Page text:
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Reflections From History & Faith: Thanksgiving and Thanksliving

Contributed by Jeff Olson

As we approach Thanksgiving 2019, I wish to share some history and thoughts about this great American holiday – as it is again at least somewhat overshadowed by the early commercialization of Christmas.

The historic truths of Thanksgiving’s Christian origin and biblical foundation in America serve to remind us of God’s blessing on us as a people and of His Divine Providence over us as a nation. During the past four centuries this celebration has served to reinforce our spiritual moorings and our bonds within our homes, churches and communities, and it has been an integral part of our national identity. This special observance can today serve as much-needed common thread to help mend a society which has become torn and fragmented into a myriad of special interest groups through the lens of identity politics, class warfare, and multiculturalism. This decline in respect for those values and institutions which once united us as a people makes our celebrations of Thanksgiving that much more important if we hope to ever regain at least some of the cultural cohesiveness necessary for us to once again become one nation – one nation under God. In the words of President Abraham Lincoln: “A house divided against itself cannot stand” (Mark 3: 24-25). Let’s take a brief look back.

After their arduous sixty-five day journey across the Atlantic Ocean “undertaken, for ye glorie of God and advancement of ye Christian faith and honour of our king and countrie,” the Pilgrims suffered through a harsh New England winter in which almost half of their families and friends died. They were soon befriended by members of the Wampanoag Tribe who taught the unprepared, naive colonists about fishing, planting and hunting. In early autumn 1621, after the Pilgrims had reaped a bountiful harvest and preserved enough food to allow them to survive the coming winter, they shared a three-day feast and prayer service with their Native American friends to celebrate the harvest and the transformation of their fortunes from the previous winter. This is traditionally considered the first Thanksgiving in America. History bears out that our Pilgrim Forefathers considered thanksgiving in a broader context, one in which they sought to live each and every day with a mindset and heart of thankfulness (1 Thessalonians 5:18).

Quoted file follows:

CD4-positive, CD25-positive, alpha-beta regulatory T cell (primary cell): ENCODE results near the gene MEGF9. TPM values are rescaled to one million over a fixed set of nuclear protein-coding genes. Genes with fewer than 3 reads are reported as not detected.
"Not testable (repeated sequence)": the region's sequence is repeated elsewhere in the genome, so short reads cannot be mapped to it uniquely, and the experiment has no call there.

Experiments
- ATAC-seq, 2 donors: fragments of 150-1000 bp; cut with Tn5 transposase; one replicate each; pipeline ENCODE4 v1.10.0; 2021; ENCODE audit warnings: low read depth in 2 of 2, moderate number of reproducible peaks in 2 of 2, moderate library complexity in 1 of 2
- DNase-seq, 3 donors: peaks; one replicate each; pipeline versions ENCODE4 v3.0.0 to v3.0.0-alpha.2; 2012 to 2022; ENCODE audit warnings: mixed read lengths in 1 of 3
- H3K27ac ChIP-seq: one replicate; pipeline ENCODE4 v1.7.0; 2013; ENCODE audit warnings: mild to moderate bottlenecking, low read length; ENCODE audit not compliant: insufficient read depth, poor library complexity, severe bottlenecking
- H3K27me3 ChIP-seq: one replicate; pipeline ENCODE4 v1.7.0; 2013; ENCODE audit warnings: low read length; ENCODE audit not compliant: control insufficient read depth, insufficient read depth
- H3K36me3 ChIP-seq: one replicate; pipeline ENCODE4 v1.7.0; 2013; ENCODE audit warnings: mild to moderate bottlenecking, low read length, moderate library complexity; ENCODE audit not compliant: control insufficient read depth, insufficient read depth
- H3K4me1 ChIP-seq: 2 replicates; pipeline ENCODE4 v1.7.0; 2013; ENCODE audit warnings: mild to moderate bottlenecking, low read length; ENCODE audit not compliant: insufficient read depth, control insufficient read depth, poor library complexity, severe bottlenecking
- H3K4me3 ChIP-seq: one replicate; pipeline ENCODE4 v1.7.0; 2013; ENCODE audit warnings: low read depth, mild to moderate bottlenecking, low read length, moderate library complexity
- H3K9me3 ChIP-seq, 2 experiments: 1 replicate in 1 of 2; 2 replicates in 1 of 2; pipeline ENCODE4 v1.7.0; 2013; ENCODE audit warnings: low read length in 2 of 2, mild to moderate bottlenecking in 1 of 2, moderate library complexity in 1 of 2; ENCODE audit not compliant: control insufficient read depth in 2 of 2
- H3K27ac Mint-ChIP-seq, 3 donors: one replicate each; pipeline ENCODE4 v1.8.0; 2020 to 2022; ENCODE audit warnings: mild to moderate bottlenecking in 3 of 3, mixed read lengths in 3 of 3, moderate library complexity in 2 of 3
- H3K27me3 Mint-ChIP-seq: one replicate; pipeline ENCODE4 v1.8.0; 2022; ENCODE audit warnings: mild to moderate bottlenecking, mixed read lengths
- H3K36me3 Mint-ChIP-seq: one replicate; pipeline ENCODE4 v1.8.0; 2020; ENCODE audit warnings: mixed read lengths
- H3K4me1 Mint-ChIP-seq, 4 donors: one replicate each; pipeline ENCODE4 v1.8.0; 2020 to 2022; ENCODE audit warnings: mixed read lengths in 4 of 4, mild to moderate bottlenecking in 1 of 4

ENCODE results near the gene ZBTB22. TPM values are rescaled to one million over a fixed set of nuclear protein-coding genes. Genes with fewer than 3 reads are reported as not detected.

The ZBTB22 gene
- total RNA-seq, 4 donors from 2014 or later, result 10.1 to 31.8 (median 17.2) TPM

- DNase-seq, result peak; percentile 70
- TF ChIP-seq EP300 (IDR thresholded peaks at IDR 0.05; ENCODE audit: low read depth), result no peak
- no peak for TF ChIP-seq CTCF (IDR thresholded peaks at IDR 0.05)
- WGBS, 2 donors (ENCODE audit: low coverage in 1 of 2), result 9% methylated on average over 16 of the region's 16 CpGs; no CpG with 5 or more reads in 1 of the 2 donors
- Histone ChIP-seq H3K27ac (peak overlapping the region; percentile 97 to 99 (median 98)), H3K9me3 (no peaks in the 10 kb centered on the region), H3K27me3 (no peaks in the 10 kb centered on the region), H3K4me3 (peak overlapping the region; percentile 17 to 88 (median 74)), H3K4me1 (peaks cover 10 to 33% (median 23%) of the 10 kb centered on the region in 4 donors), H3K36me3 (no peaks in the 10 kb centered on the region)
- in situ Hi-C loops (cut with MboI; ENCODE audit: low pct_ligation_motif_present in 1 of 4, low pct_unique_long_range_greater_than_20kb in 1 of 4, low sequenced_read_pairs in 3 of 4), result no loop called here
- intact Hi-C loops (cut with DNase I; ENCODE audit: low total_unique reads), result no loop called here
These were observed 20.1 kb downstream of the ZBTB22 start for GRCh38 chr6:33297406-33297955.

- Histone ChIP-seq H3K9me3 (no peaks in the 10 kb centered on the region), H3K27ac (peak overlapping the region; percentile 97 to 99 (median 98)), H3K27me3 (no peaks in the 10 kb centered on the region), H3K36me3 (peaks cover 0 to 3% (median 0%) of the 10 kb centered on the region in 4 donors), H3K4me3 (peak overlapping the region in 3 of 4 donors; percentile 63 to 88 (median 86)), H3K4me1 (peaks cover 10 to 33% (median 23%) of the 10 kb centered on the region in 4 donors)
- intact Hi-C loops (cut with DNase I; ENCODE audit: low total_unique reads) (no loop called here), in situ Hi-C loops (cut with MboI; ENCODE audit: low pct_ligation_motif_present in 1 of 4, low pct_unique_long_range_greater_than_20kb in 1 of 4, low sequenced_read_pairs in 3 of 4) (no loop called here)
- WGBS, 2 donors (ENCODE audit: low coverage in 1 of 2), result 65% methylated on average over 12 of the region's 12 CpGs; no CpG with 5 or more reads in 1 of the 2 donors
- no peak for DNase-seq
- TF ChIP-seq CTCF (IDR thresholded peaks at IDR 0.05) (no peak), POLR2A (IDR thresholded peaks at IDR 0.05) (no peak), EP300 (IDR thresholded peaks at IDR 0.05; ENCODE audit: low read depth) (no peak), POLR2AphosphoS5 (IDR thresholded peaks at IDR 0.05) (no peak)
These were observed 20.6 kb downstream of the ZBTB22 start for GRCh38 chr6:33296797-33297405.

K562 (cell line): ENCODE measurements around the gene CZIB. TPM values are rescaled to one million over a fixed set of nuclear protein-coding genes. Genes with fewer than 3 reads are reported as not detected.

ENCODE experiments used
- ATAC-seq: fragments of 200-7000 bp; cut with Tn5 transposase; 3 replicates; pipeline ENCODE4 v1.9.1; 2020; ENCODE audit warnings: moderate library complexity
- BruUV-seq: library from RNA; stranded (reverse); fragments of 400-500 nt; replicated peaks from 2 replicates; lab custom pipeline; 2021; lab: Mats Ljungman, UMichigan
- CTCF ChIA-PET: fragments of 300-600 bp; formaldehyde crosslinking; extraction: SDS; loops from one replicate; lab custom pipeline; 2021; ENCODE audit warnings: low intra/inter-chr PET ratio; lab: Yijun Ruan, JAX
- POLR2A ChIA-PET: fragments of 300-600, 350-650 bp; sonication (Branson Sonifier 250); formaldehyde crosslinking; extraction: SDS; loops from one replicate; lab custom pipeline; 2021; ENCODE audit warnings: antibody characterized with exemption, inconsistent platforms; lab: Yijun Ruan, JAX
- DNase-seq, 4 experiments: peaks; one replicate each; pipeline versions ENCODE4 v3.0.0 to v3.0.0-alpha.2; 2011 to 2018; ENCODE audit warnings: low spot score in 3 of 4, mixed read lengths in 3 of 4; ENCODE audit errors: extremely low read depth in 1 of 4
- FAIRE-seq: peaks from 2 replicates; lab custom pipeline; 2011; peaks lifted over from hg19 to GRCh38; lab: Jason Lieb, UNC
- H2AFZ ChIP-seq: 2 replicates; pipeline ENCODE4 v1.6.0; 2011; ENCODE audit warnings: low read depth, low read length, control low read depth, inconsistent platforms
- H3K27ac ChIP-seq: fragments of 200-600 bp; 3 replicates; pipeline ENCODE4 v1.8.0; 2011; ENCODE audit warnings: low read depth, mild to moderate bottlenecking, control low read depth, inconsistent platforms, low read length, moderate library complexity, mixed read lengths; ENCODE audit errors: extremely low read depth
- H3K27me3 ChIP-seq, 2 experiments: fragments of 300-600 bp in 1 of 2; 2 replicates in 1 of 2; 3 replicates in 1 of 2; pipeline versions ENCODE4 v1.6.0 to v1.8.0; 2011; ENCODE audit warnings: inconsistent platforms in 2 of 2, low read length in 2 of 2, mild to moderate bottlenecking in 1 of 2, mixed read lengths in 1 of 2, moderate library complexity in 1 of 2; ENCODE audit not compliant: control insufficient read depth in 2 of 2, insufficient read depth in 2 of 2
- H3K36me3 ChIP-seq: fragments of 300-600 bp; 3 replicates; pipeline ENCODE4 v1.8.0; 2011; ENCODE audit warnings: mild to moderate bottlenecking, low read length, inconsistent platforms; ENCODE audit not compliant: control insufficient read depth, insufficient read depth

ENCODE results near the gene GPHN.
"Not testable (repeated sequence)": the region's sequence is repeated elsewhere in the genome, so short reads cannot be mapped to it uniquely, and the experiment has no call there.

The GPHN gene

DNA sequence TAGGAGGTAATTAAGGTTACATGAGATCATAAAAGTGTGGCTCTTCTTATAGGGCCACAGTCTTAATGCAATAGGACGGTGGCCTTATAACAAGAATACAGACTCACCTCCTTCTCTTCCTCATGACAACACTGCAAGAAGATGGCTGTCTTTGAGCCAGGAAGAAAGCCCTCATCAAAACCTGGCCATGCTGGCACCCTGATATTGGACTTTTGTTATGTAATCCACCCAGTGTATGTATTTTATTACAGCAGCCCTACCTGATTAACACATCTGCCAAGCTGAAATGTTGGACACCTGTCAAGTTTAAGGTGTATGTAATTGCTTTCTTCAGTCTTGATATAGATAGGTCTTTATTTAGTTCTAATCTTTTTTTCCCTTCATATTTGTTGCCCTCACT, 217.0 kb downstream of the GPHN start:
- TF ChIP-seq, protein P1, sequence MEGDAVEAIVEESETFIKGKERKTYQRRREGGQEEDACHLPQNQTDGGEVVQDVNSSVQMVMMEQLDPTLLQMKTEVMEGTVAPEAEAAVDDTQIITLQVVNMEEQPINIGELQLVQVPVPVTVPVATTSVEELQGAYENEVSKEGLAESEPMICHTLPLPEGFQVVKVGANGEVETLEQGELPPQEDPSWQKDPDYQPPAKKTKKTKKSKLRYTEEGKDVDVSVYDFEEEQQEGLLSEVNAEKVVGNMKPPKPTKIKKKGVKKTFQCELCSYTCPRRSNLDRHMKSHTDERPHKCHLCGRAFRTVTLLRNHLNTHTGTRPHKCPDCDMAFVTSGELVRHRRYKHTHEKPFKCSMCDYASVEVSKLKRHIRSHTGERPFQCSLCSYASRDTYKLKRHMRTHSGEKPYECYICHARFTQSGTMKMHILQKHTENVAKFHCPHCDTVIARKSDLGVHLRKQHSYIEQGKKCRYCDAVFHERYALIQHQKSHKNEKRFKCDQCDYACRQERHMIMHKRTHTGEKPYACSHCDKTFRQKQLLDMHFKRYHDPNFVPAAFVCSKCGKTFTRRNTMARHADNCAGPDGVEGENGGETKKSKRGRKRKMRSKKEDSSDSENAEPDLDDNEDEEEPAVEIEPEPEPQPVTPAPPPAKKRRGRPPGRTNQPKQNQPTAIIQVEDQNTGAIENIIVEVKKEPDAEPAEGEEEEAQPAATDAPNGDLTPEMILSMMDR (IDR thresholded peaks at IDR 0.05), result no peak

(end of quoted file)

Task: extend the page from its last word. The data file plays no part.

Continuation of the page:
From looking back to our humble beginnings and in light of America today, maybe it’s time for each of us to stop for a moment, take stock of our lives, and re-align our priorities to a daily thankfulness of this life’s simple blessings which we too often take for granted: that first breath we draw after awakening each morning; that first aroma and sip of coffee which signifies the gift of a new day and gives us that extra oomph we need to get started; that job that we get tired of but which pays the bills; the striking fall colors which show us but a glimpse of God’s handiwork; that voice, smile and hug of a spouse, child, grandchild, or friend which we mistakenly assume will be there tomorrow – a day we are not guaranteed; and the opportunity and freedom to worship God and to make other choices in our lives.

Some years ago, in early-mid November, one of the elderly ladies of our church family gave us a sheet of paper with something written on it. She insisted that we read it soon, so I did. It was a unique reminder of how thanksgiving should be not just an annual event but a daily lifestyle – what she called thanksliving. That special lady’s name was Lillian Hart (1912-2008) and this is only but a small part of her tremendous legacy. As we prepare for Thanksgiving Day, perhaps it would do us good to reflect upon this important point and how it can make a difference in the the nature and depth of our celebration and in our lives throughout the year. I’ve kept that sheet of paper given to me so many years ago and I still read it, especially during this time of year.

So, during this special season and on that special day, may our thanks be given first and foremost to Almighty God. And then shall we acknowledge His providence, accept His salvation through Jesus Christ, and commit to His truth as our light and guide and transform Thanksgiving beyond just its temporal holiday status into an attitude and lifestyle that we live each and every day – THANKSLIVING. Thank you, Mrs. Hart!

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